Hjarnan: "As long as we do well at Worlds, nobody will care we didn't make the LCS finals. "
Photo by: Riot Games

Hjarnan: "As long as we do well at Worlds, nobody will care we didn't make the LCS finals. "

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On the final day of the EU LCS gauntlet, we spoke to Petter "Hjarnan" Freyschuss of G2 Esports about the growth he and his team experienced during the Summer Split, the unexpected qualification for Worlds, and how does it feel to reach the League of Legends World Championship for the first time since 2015.

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One thing that strikes me is that you're going to Korea with this random Korean that you found two years ago in the offseason, but this time around, you're actually going to compete at Worlds together. Any thoughts?
Yeah, it's going to be pretty fun, but for me and Wadid. Last time I was there, I was enjoying it a lot, it was really intense: the matches, the preparation, everything's really enjoyable. In Europe, we play the same teams, so we know what they're doing, what state they are in. But at Worlds, we won't scrim the teams we'll face, we'll face them for the first time on stage. We don't know what they'll bring out, if they have cheese picks, etc. But it will be really funny to play there again.

During our slump, we had really bad scrims and tried really hard to fix our problems. But we tried too hard maybe, that we just created more problems.

This time it's also with completely different teammates than last year, and I'm not just talking about the guys that are no longer in Team ROCCAT, but also the different atmosphere you had to get used to: from shotcalling, to having to adapt within a system. What challenges did you face overall?
This split, we had a really good start. We went 6-0, everything was going great. We found out there were a lot of cheese picks we could use like Swain, Vladimir, Heimerdinger. And always in scrims we did really well because they could leave me alone bot and then we'd either get bot turret or snowball top. We practiced this really well. We respected bot, we gave up bot tower if we had [to] and then just full around top and mid. We got this playstyle down pretty easily.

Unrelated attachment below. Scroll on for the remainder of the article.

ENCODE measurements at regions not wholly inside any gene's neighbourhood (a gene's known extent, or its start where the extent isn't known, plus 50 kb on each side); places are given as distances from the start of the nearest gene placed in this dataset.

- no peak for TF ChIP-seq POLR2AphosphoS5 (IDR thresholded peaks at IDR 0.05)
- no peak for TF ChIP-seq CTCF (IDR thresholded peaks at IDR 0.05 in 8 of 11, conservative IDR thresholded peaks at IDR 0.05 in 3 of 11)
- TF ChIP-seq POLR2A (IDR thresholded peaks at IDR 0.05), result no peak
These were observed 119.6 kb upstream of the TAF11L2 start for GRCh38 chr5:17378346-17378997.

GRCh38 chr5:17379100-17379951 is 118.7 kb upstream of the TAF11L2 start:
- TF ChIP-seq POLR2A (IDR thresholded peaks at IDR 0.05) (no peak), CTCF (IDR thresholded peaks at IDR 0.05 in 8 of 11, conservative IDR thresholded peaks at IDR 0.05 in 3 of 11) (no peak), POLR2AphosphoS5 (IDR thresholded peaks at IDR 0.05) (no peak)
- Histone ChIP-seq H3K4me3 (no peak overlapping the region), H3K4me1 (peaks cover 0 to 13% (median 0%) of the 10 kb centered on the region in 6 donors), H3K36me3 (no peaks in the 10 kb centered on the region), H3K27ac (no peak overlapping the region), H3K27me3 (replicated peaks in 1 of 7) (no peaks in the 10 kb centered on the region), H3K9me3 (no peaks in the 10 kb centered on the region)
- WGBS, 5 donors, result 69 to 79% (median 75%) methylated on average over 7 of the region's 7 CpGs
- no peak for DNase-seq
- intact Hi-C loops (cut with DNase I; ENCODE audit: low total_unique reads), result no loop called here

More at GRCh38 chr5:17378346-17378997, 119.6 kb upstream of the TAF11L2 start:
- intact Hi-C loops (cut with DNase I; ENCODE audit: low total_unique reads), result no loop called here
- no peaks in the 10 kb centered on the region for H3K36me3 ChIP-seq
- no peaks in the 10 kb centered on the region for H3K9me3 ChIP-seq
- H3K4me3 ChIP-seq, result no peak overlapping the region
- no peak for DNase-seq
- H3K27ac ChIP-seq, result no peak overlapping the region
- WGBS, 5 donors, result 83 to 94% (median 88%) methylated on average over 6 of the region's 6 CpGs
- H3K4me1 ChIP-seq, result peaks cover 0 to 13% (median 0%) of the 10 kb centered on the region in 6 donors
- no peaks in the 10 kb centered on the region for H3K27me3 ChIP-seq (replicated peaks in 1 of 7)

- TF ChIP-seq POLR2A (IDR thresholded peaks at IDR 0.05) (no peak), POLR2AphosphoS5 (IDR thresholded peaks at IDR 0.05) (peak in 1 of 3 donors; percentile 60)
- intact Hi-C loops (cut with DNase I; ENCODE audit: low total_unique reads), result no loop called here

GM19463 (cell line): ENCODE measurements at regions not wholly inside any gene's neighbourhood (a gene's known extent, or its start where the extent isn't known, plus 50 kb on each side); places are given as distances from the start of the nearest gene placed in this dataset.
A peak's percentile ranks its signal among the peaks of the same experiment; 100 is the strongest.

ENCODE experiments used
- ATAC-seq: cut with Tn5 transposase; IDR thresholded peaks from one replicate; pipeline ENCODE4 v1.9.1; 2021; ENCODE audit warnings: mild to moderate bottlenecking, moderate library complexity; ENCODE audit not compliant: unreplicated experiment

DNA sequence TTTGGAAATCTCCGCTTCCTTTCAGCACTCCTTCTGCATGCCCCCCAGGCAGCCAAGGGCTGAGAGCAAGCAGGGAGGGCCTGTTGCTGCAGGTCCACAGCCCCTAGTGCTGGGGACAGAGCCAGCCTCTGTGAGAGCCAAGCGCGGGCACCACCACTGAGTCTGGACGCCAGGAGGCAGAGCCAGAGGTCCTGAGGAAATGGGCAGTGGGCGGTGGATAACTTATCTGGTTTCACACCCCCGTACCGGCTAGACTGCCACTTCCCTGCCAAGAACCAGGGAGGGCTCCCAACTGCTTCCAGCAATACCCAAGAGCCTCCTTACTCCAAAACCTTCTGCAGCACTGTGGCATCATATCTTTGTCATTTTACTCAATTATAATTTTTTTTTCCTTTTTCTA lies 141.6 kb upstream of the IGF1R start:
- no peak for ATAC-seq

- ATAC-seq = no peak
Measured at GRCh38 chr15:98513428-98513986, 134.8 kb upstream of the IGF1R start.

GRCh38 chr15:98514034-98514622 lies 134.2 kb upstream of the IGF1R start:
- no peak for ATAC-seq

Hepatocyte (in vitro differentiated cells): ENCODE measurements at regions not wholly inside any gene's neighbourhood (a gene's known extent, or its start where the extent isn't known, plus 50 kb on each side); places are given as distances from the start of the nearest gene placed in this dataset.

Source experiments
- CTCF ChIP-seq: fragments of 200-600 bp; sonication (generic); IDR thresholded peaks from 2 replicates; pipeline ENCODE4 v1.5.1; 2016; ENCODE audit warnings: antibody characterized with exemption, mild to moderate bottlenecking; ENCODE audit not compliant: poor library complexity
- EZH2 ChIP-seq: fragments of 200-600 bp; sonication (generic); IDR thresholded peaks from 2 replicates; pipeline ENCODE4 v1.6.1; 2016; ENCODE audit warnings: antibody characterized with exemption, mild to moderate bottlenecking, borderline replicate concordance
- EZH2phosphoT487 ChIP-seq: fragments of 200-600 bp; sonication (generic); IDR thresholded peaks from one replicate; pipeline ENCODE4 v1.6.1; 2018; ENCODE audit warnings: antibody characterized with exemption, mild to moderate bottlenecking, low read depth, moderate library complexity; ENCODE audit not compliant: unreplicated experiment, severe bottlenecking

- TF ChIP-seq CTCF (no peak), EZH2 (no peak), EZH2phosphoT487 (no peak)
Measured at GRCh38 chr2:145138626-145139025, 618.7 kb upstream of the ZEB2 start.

Then after Rift Rivals, we wanted to play around bot a little more, because ADCs came back. We wanted to have good scaling and snowball it into bot turret. But we had a lot of difficulties. Every time we went bot in scrims with me, Jankos, and Wadid, we had miscommunication or something went wrong. So we weren't really confident in it.

During our slump, we had really bad scrims and tried really hard to fix our problems. But we tried too hard maybe, that we just created more problems. Against Misfits, we were at our worst probably. We were playing really bad and we didn't have much trust in the team. We'd be stressing out a lot. 

Now, we took a break for one week after [losing to Misfits Gaming]. Everybody came back with fresh mindsets. Everyone was like, "Let's open a new sheet, let's focus.". I don't know how it worked, but somehow everyone was more positive after this week and we started picking up wins in scrims again and playing better as a team. 

Overall, the spit has been a rollercoaster. Now, we're playing well as a team, we trust each other in-game, there isn't much stress if somebody's mispositioned. For me and Wadid, especially, we're playing a lot better with Jankos. So when he's top, for example, we try to play more safely and restricted, not dying to ganks. In the past, we'd keep pressuring because we'd be winning the match-up; now, we're more balanced. We wait for each other and [are] playing better as a team. 

Photo by: Riot Games
Photo by: Riot Games Flickr.com

I guess sometimes you just need a reset.